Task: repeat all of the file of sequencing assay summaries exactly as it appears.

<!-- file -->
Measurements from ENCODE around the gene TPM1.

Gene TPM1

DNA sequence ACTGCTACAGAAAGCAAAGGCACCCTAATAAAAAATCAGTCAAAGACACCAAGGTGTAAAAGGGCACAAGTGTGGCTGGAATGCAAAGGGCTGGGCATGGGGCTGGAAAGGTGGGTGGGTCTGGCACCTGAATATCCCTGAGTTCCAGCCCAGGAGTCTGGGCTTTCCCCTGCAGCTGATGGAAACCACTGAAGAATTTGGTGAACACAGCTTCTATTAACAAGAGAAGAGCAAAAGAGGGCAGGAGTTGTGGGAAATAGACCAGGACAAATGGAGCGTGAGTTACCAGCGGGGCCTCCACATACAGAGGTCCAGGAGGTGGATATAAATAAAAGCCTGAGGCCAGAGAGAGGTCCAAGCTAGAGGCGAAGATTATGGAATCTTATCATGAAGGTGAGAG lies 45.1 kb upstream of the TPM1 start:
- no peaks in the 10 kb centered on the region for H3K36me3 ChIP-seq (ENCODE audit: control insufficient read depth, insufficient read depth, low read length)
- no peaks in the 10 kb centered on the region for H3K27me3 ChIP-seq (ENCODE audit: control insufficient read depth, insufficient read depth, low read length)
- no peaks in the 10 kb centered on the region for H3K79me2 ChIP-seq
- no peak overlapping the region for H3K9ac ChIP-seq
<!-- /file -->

Measurements from ENCODE around the gene TPM1.

Gene TPM1

DNA sequence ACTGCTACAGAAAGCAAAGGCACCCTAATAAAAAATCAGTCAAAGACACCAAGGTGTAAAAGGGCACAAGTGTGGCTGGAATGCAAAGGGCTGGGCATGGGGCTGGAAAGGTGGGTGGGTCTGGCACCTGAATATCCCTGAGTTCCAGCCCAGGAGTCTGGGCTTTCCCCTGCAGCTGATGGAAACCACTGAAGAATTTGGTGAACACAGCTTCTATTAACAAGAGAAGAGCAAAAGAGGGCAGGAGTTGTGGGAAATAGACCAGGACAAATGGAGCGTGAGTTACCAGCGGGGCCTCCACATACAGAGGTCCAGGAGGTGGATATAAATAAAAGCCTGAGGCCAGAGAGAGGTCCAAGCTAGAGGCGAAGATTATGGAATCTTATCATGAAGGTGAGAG lies 45.1 kb upstream of the TPM1 start:
- no peaks in the 10 kb centered on the region for H3K36me3 ChIP-seq (ENCODE audit: control insufficient read depth, insufficient read depth, low read length)
- no peaks in the 10 kb centered on the region for H3K27me3 ChIP-seq (ENCODE audit: control insufficient read depth, insufficient read depth, low read length)
- no peaks in the 10 kb centered on the region for H3K79me2 ChIP-seq
- no peak overlapping the region for H3K9ac ChIP-seq